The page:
[In fact, my concerns may be misplaced, just like my father’s were.  Nancy is doing remarkably well with chemo, her blood chemistry is all in the green, her weight has stayed up and she shows very little in the way of slowing down.  She doesn’t complain about her neuropathy the way she used to, especially during infusion week. My own health is “OK,” which is to say not perfect but not imminently dangerous.]

As an economist, I’m comfortable around statistics.  As a reformed gambler, I still figure the odds and go with what seems most likely. As (determined by StrengthFinders) someone who practices intellection, these statistics and odds and percentages bounce around in my brain.  I talk to Jesus about them in the Chapel. He reminds me we know not when nor where. I remind him of five year survival rates and the physical effects of long term exposure to chemotherapy.

Since Day One, Nancy has not wanted a prognosis attached to her condition, and has been more or less actively disinterested in her disease other than routine conversations with her oncologist. In this, her approach differs from mine, as I’ve always been more comfortable with a devil I know than one I don’t. But, as a spouse, I have recognized, out loud, that this is her journey, that I am beside her for care and support, that she will make these types of decisions–what and whether to talk about–and I will respect her choices.

old-couple in loveAnd so here is the point. The spouse with the serious illness gets to make these calls, all of them. How much to know and how much to leave unsaid. What to discuss and what not to discuss. The caregiver must willingly include these in the inventory of things about which you will want to talk less. If, as in my case, you find a need to discuss concerns you cannot comfortably share with your spouse, do what I do and talk to a counselor every now and again.

In the most recent ten years of our marriage, when we both worked, we had maybe 30 minutes in the evening to sit together and discuss the day’s events.  Now, we no longer have work, we have a few subjects that are off limits, and instead of 30 minutes we have more like 10 hours. Nancy has been more comfortable with these periods of sustained silence than have I, but I’m getting better. Spouses may want to prepare for these in advance, as they should not be misinterpreted as character flaws or a lack of bonhomie, as it were.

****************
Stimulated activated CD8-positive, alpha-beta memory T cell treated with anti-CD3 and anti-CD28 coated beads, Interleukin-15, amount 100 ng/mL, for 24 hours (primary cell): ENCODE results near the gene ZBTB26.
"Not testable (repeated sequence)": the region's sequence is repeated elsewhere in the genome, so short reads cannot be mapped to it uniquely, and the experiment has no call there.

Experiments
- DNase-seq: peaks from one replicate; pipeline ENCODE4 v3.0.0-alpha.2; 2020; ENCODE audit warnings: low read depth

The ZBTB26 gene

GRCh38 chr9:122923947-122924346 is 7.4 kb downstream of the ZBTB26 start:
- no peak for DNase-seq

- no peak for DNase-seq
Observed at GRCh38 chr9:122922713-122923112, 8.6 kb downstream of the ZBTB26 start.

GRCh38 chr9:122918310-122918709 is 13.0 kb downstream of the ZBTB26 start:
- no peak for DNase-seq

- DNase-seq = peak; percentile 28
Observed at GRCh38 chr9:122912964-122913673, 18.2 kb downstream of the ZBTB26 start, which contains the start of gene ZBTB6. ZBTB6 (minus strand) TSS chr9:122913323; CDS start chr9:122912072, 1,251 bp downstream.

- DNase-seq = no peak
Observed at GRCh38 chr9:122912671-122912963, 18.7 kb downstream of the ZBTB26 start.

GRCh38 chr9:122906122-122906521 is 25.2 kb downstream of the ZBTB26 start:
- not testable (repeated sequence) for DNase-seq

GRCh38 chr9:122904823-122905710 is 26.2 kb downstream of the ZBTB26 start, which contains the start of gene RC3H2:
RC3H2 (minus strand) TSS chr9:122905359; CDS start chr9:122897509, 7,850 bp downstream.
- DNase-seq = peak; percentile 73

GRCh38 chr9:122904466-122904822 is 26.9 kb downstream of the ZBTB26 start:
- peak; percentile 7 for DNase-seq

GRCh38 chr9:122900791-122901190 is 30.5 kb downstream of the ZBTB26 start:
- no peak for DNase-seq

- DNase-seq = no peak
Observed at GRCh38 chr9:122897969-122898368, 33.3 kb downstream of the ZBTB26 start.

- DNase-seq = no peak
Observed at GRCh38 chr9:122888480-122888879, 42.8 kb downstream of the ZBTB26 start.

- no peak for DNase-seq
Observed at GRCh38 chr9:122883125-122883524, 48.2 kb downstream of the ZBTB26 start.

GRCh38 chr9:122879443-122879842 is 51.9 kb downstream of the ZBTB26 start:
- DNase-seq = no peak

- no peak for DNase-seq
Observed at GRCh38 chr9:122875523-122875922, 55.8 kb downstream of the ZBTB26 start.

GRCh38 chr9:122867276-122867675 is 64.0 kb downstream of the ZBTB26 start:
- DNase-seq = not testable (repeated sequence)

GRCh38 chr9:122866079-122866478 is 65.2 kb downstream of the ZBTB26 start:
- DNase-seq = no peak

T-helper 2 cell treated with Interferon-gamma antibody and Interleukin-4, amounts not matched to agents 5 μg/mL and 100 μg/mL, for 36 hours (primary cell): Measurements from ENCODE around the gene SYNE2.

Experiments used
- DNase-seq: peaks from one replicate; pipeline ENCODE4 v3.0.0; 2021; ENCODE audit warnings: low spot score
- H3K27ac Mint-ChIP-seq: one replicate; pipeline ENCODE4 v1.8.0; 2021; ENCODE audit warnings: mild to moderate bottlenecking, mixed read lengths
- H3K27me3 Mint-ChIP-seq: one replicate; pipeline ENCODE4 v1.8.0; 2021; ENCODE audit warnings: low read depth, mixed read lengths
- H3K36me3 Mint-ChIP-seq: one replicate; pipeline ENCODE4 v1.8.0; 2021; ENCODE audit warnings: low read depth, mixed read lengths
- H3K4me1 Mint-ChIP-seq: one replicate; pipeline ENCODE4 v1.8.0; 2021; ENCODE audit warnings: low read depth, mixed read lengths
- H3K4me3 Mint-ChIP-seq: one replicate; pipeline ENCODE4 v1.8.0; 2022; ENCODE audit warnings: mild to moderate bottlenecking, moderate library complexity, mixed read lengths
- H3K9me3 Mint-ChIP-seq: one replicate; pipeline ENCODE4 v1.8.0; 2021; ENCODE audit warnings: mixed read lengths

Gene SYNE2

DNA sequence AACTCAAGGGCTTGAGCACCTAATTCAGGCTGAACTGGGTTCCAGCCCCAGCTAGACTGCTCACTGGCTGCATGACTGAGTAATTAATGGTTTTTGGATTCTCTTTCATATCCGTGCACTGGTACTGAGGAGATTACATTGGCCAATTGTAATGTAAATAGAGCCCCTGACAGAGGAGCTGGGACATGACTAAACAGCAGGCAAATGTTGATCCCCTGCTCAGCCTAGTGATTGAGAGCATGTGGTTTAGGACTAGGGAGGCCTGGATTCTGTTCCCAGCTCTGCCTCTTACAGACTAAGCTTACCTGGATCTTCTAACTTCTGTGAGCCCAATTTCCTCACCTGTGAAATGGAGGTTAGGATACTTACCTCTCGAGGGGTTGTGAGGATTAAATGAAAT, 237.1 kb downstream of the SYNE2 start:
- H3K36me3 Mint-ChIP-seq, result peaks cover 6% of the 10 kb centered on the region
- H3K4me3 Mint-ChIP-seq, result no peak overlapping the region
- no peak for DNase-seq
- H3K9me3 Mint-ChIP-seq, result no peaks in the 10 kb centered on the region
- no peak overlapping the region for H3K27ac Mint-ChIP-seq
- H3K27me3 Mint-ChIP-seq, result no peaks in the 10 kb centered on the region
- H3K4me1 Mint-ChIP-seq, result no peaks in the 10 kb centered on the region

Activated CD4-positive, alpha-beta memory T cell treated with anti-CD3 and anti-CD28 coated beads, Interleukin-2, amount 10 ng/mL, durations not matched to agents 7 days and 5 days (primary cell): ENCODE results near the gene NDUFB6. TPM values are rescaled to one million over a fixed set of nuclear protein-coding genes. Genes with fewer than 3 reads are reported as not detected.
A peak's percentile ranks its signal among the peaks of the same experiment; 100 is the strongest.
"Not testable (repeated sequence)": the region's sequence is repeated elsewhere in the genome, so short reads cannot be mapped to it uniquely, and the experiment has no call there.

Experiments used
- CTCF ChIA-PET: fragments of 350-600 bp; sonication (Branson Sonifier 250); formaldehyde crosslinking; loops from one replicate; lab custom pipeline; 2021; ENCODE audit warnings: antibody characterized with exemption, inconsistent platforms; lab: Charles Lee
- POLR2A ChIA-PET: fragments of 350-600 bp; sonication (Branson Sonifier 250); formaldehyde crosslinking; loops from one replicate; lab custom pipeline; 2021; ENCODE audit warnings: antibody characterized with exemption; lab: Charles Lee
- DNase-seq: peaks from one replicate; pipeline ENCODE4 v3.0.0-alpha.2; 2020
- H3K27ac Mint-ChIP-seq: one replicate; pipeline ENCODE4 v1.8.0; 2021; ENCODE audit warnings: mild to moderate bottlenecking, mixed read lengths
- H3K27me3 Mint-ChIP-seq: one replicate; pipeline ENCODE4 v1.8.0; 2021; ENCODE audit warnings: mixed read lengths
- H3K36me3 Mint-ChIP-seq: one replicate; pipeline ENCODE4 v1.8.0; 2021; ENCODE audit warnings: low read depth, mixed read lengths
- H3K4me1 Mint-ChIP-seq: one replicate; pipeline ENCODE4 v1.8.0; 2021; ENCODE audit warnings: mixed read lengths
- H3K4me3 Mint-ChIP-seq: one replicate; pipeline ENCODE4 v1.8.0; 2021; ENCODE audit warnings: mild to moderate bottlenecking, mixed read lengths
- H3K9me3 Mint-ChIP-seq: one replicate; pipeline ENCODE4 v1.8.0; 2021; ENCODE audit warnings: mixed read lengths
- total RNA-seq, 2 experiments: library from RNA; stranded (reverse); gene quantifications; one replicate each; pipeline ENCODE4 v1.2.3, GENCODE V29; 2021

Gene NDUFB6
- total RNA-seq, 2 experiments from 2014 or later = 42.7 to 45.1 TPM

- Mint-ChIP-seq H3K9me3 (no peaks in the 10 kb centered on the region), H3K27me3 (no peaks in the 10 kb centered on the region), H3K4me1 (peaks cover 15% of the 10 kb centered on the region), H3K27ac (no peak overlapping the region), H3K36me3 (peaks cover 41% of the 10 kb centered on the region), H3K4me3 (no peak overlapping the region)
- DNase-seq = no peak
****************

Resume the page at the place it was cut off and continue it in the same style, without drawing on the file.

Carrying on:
It has taken me awhile to understand God’s will in this radically-altered future of ours. This, what we are living, is God’s will. It is God’s will that Nancy carry on her lifelong interest in learning and teaching, and that she be allotted time to do so. It is God’s will that she can suffer in private and go out socially looking healthy and vibrant. It is God’s will that she have someone like me to hang around and take care of her. And it is God’s will that I have finally found a vocation, after decades of searching, that gives me a feeling of purpose and allows me to express my love language–acts of service–every day.

Life is not a bed of roses, and Christian marriage comes not without costs. But being married, at this stage in our lives, is a blessing beyond measure. If you are struggling in your marriage, it may help you appreciate each other by fast-forwarding the film 25 or 30 years, to an empty nest and a dread disease. For the sick spouse, you are unlikely to be able to purchase such loving care on the open market. For the caregiver, being in a position to uphold the marriage vows you made 40 years earlier is a great honor, likely held in high esteem by God. And no couples get there without weathering some serious storms along the way.cropped-lse-masthead6.jpg

“Give Me What I Need”

Today at Mass our pastor gave a homily about greed and material items and how we seem to need it when in reality we want it.  Our pastor went onto say that his friend would oftentimes give up a petition after a rosary asking God to “grant him only what he needs; not what he wants”.  This would be a challenging prayer for any of us because maybe what we need isn’t exactly what we want.

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There’s Someone Out There for Everyone

Then after Mass I struck up a conversation with a fellow who I have not met before.  During the conversation he indicated that he just ended a relationship with his girlfriend and was back at Church looking for direction.  We’ve all heard the saying “there is someone out there for us” well if we try to find that person by ourself with no help from God we will miss the chance of meeting who God intended us to be with.  But if we, like this fellow I met, look to God to guide us then we will find that person we need to be with.

I was moved by this short conversation with this fellow and I applaud him for seeking direction from God and Church.

~God Bless

 

*image courtesy of http://josephinebila.com/6-life-quotes-my-mom-loves-to-say/